Managing Possibility: Creating a Successful Resident Service Program

By Carmen Mills. Posted on February 4, 2019 in Stories + Recipes

When I stepped into the role of Manager of the Resident Service Program (volunteers) at Hollyhock last season, I soon realized that my job title could be “Manager of Possibility.”

Each individual arrives with some kind of expectation about what their Hollyhock volunteer experience will look like. Those who have visited Hollyhock as guests may hold a fantasy of an inexpensive month-long vacation spent lounging on the beach. Others imagine themselves stepping into the role of presenter, meeting their guru, or being struck by a spiritual lightning bolt to emerge glowing with heavenly light. It isn’t that intimate connections and epiphanies won’t happen—they can, and they very often do—but it is dangerous to be overly attached to such outcomes. It is my job to do what I can to help manage residents’ expectations, so that they can be free to step into boundless possibility.

Holistic centers by their nature draw nomads and spiritual seekers, and those who sign on as long-term volunteers are that and much more.

Creating possibility begins in the screening process. People will sometimes be so keen to enter the program that they will overestimate their capacity for manual labor, or be unaware of their own physical challenges. I am careful to communicate to an applicant that they will be scheduled for 30 hours of physical labor per week. They will wash dishes, scrub toilets, shuck oysters, and clear blackberry brambles in the drizzling rain. When a person isn’t accustomed to sustained physical labor, three hours in the dish pit can be daunting. There may be sore feet at the end of the day (please bring comfortable shoes!). When the initial dazzle wears off, it is not unusual for a new resident to come to me feeling like they might have bitten off more than they can chew, or that resident life is not squaring with their original expectations.

When a resident comes to me with concerns, my foremost task is to hear them out and validate their experience. I encourage everyone to try to accept their challenges, but at the same time, not to be disappointed or feel shame if they fail to meet their own high standardsor, if their experience feels different from how they thought it would be. I encourage them to take a break and a few deep breaths, while suggesting that they reframe their experience by viewing it through the lens of childlike curiosity. The beautiful twist happens when a resident comes back after their next shift to report that it felt great to mop the lodge and make the floor shine, or that they never knew chopping vegetables could be so much fun! It’s all in the attitude and expectation. The floor shines all the brighter if we can learn to see the work itself as spiritual practice.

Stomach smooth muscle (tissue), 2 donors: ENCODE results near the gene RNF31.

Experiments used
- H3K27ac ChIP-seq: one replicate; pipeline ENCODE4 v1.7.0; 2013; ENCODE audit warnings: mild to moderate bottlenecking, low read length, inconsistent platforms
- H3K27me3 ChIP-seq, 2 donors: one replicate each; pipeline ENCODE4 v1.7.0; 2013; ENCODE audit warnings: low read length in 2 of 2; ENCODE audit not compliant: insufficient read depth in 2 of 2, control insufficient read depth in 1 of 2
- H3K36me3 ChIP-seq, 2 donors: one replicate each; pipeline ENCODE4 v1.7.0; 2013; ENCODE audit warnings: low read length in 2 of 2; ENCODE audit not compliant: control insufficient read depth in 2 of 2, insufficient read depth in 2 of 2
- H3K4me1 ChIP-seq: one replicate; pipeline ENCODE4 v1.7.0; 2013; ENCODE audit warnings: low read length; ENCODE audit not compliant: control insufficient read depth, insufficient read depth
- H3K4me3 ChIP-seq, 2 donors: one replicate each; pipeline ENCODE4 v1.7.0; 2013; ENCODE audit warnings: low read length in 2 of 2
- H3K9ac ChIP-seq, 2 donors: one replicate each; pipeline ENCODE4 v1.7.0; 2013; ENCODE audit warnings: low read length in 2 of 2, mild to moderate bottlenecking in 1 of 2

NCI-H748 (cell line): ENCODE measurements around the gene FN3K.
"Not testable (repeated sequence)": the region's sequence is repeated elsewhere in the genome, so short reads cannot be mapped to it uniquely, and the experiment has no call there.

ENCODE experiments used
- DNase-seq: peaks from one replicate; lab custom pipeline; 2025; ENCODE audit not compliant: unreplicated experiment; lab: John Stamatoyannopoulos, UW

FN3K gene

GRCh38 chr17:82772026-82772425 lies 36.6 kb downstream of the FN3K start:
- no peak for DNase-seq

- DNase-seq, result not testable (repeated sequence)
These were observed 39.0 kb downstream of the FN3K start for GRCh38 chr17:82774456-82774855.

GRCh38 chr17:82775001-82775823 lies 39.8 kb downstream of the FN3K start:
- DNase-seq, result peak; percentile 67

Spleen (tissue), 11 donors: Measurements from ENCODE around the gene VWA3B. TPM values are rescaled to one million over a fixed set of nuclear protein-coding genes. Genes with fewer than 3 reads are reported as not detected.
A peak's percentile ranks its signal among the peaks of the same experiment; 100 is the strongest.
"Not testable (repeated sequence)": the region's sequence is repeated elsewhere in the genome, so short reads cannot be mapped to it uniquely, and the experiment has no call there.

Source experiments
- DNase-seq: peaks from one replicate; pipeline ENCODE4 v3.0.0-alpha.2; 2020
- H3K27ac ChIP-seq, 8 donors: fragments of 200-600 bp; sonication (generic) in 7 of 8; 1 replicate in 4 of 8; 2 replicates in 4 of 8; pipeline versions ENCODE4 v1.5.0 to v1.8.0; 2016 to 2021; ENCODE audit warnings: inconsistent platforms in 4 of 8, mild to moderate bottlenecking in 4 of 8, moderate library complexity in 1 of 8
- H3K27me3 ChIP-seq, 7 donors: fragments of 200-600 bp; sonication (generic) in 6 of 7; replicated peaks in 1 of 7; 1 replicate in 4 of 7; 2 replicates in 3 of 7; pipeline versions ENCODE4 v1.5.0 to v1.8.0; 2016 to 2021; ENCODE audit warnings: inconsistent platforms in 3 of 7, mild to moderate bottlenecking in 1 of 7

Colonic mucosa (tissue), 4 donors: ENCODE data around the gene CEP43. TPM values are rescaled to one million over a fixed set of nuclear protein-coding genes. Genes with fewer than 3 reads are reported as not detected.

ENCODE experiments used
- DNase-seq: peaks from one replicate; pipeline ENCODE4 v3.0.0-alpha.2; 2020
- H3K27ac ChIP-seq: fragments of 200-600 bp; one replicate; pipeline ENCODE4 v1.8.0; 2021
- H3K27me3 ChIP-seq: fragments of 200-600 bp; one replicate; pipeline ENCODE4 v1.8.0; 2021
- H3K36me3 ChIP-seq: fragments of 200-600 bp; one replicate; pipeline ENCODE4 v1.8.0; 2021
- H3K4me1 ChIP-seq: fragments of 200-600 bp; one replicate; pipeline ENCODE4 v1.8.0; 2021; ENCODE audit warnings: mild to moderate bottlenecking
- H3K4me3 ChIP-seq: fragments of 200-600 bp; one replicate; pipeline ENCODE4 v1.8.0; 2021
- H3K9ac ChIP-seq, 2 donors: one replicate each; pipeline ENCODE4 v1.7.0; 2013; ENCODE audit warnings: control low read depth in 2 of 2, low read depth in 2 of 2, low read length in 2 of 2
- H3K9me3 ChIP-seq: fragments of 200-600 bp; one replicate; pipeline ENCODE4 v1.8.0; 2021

Holistic centers by their nature draw nomads and spiritual seekers, and those who sign on as long-term volunteers are that and much more. In order to have the freedom to do this work they usually live somewhat outside the average social profile. They must be free of responsibilities: from children, parents, jobs, property, even pets. They are students, retirees, travelers, artists, and teachers. They are seekers. They are often recently divorced, widowed, graduated, retired, or engaged in some other major life transition. This is great transformational material – however, transformation is not required for a rewarding experience. One young man told me his aspiration for his time at Hollyhock was to dive off a high cliff. He swam across the lake, jumped off the high rock, and left regarding his time here a complete success, with the intention to return for another session of residency. Simply showing up with the willingness to do your best is the reward in itself. With enthusiasm, I try to guide people to be themselves, to be open, and to observe what emerges. If a resident enters the program with the express goal of discovering their life’s purpose, more modest realizations can be short-changed. Lofty goals are likely to end in disappointment but achievable goals reap great rewards.

As part of our Resident Service Program, Hollyhock offers four hours per week of ‘personal growth and mindfulness practices’. This is an important piece to add depth to the individual’s inward journey, while at the same time strengthening group harmony and team-building. One weekly session is held in our lovely cob Sanctuary, where we usually begin with a brief sitting practice followed by a game, a sharing circle, or some other connecting activity. Participants may bring forward something from their own practice to offer to the group: a movement exercise, a song, a forest bath, a walking meditation. We finish with a movement session led by a Hollyhock yoga instructor. It’s light. It’s simple. It’s fun. As one participant said to me, “anything that makes me laugh is good medicine!”